Stabilization and possibly further reduction of the vertical conductivity (that is, perpendicular to a semiconductor substrate) of the material regions that have been rendered porous may be achieved in that the semiconductor material that has been produced and rendered porous is at least partially oxidized after the application of the recesses, such as trenches.

However, oxidation of the semiconductor material that has been rendered porous may also be accomplished by the etching of recesses.

In one preferred specific embodiment of the present invention, the one or several recesses are etched over a thickness of the material that has been rendered porous only to a depth so that a desired lateral thermal decoupling takes place. It has been shown that a large part of the heat dissipates already in the first 5 to 30 μm depth of the patterns, so that it may be sufficient for a desired thermal functionality to pattern the material that has been rendered porous only over a corresponding part of the thickness, such as 50 μm. With that, depending on the thickness of the material that has been rendered porous, residual thicknesses of the material that has been rendered porous may remain.

Hard-surface masks or resist masks may be used to produce locally limited semiconductor material that has been rendered porous. Hard-surface masks may normally remain in the layer construction, since the patterns made of material that has been rendered porous are regularly closed off using an insulating cover layer before the building up of additional patterns.

In order further to improve the lateral thermal decoupling, it is also advantageous, especially in the case in which the masking remains in the layer structure, if the masking is underetched during the patterning of the regions rendered porous, by etching recesses. Therefore, because of the remaining masking, in spite of the greater lateral distances between the regions rendered porous, no greater lateral gaps have to be closed by the cover layer, because the opening width is determined by the mask.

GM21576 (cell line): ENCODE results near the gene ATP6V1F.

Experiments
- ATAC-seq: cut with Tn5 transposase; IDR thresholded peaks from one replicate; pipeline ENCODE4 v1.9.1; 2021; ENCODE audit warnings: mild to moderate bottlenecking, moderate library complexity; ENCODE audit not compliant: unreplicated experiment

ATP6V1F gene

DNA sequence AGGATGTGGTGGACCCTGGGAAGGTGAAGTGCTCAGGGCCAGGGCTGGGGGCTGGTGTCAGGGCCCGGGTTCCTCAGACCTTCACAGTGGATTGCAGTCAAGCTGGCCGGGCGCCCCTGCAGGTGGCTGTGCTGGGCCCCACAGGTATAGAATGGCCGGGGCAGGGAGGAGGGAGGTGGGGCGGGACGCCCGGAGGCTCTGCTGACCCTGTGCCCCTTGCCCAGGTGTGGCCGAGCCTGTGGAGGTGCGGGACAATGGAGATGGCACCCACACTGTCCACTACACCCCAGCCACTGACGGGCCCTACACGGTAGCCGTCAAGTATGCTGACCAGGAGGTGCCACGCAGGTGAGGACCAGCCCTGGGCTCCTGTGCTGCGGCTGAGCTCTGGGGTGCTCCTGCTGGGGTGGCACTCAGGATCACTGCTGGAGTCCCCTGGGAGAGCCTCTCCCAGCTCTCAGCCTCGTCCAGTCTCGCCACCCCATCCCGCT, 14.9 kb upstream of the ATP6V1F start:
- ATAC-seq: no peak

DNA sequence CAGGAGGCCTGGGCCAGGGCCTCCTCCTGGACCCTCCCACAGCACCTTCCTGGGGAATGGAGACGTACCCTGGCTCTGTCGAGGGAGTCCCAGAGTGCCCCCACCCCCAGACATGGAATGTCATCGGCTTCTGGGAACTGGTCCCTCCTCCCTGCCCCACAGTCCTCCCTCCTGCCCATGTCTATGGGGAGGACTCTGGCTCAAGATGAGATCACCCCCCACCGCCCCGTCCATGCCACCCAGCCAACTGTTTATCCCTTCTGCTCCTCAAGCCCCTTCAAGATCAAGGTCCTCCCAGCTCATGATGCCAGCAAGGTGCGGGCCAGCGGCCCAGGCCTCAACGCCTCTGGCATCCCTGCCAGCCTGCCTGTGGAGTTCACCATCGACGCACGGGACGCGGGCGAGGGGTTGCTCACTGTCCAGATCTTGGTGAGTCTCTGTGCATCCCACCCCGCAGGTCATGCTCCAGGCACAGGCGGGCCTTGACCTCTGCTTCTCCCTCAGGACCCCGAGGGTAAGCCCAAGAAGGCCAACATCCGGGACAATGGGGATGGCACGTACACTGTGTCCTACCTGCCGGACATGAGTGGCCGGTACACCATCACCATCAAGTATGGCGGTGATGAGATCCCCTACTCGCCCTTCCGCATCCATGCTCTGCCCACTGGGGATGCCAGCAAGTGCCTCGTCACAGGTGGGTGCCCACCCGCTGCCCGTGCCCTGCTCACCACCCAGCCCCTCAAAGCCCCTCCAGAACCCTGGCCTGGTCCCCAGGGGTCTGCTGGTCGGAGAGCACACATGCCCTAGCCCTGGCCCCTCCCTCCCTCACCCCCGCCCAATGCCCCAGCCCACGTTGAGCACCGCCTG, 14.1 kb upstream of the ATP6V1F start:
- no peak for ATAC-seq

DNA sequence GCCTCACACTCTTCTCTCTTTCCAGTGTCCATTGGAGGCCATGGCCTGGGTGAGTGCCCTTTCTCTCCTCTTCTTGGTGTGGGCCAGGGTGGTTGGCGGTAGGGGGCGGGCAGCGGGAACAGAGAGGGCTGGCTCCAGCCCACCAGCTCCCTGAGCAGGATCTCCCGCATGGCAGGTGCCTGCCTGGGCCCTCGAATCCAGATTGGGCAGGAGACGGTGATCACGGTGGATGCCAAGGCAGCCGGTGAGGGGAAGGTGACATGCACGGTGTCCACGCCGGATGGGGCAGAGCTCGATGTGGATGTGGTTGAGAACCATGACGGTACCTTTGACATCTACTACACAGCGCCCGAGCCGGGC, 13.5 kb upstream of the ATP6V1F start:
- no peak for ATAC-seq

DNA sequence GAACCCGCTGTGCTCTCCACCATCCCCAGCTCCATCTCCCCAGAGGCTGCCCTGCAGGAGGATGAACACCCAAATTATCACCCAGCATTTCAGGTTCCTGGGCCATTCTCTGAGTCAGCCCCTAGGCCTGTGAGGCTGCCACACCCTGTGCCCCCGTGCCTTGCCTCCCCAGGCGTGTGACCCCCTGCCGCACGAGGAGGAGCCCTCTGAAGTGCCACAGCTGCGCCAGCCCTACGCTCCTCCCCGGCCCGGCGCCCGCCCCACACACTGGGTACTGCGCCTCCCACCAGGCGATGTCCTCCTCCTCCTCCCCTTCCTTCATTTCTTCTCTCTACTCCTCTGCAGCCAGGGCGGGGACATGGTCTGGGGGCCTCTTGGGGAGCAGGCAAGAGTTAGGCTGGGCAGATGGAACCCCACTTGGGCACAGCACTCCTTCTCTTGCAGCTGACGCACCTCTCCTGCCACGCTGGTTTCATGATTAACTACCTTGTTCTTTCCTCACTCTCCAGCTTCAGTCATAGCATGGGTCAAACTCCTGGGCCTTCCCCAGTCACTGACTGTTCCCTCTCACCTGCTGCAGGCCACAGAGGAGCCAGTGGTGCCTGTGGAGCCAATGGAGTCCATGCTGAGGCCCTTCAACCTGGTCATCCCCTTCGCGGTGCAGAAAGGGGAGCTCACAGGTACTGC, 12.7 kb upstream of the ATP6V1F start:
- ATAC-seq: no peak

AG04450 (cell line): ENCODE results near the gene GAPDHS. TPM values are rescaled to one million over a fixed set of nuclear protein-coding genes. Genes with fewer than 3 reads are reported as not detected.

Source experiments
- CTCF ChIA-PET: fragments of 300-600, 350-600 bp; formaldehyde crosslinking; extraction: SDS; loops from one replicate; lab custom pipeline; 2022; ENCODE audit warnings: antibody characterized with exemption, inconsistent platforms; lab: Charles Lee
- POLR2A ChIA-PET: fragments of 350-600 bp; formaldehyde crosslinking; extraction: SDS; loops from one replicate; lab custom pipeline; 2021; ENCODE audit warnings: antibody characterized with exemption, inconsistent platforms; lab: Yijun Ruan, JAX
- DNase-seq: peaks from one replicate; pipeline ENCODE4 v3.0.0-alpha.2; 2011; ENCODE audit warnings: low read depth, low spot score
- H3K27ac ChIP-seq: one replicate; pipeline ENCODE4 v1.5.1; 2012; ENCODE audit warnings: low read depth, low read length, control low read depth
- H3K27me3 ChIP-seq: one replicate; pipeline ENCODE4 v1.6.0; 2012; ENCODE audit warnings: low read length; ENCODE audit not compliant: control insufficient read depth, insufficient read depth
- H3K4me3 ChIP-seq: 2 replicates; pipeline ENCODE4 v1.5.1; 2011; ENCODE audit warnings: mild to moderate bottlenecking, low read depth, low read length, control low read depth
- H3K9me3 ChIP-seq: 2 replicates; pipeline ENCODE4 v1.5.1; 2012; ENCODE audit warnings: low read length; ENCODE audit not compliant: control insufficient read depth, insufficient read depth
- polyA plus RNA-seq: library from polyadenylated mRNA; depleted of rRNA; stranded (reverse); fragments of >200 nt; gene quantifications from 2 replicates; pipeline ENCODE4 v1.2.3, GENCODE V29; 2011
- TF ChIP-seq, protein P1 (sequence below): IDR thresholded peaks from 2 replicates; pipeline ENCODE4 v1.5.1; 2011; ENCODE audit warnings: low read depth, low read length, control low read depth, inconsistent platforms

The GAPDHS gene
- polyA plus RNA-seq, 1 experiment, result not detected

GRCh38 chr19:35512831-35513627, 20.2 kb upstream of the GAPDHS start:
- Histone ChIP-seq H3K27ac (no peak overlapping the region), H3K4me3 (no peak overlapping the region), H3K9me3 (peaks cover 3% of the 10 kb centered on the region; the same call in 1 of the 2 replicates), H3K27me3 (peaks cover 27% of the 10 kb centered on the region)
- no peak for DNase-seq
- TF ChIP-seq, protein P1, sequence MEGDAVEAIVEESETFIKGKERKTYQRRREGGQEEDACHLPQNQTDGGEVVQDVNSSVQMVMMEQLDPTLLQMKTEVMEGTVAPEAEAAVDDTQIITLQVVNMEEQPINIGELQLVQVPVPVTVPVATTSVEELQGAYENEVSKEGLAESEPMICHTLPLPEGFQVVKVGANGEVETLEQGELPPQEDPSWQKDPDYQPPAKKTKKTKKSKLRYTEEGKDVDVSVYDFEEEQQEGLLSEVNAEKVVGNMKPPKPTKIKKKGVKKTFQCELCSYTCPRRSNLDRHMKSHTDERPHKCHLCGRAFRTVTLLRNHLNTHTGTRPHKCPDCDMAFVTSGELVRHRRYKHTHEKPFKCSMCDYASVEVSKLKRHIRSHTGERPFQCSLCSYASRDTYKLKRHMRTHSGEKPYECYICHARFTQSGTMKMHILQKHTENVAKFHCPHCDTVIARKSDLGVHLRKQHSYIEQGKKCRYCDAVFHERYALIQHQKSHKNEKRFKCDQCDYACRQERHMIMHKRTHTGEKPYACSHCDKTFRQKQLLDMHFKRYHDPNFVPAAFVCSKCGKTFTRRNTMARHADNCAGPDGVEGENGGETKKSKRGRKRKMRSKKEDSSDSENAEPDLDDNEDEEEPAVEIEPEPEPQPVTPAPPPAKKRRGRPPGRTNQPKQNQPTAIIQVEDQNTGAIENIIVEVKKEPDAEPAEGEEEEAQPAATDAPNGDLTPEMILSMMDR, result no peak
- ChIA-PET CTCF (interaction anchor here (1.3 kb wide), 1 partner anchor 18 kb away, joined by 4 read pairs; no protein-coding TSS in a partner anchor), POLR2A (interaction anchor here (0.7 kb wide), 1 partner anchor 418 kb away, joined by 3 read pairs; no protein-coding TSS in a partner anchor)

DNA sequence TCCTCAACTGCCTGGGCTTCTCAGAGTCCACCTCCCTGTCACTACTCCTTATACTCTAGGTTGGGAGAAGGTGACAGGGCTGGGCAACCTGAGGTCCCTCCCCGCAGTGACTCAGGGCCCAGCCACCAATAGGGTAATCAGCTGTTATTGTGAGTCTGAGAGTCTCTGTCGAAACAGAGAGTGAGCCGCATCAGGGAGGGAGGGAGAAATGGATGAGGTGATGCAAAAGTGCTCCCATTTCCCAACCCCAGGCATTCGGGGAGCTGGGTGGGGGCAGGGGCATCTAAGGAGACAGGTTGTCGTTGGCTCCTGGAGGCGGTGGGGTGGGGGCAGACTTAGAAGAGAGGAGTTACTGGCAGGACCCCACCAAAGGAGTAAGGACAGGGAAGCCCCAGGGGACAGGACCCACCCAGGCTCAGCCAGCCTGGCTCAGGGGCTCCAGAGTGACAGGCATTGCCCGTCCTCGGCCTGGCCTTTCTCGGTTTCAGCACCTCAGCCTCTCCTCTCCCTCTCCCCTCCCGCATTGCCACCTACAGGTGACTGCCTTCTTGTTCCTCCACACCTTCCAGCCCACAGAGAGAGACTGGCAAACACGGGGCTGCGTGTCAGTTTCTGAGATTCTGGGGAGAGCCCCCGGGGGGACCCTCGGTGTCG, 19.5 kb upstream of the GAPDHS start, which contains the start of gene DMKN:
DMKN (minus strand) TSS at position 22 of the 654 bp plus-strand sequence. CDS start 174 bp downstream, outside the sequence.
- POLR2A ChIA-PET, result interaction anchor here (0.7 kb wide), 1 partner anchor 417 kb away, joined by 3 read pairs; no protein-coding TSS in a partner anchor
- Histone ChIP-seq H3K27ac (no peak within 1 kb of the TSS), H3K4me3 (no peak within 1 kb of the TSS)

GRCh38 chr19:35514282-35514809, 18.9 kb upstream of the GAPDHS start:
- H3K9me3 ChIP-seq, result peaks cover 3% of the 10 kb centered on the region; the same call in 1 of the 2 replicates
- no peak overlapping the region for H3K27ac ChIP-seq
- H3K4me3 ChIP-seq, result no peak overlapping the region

An additional improvement in the thermal decoupling may be achieved by underetching isotropically at least one region, defined by one and/or several recesses in the base region, made of material that has been rendered porous. This procedure may be preferably applied especially if the material rendered porous is completely etched through with respect to the one or the several recesses, so that, in the base region, there is bulk semiconductor material that has not been rendered porous, which is able to be etched with great selectivity, particularly to form an oxidized pattern that has been rendered porous.

One is thereby able to generate completely self-supporting structures which, however, for stability reasons, should be laterally anchored.

Furthermore, the present invention relates to a component having a semiconductor substrate in which, for the development of at least one thermally decoupled pattern, at least one region that has been rendered porous made of a semiconductor material that has been rendered porous or that has been rendered porous and has been partially oxidized, is provided, to which the pattern, to be thermally decoupled, has been applied. In this component, the at least one region that has been rendered porous is separated from the surrounding material in the lateral direction at least partially by a cavity which is many times greater than the pores of the region that has been rendered porous.

As was mentioned above, in this manner, the good insulating properties of a trench structure in the lateral direction may be combined by an improved vertical insulation based on material that has been rendered porous, especially the good mechanical stability of such a construction being still able to be used.

The construction is of advantage particularly if several regions that have been rendered porous are present, which are separated at least in one direction by cavities. The component may, for example have a plurality of columns which have been rendered porous over at least a part of their height. However, a crosspiece structure is perhaps also sufficient, i.e., a structure which has a lateral connection to the bulk material at sides lying opposite to each other.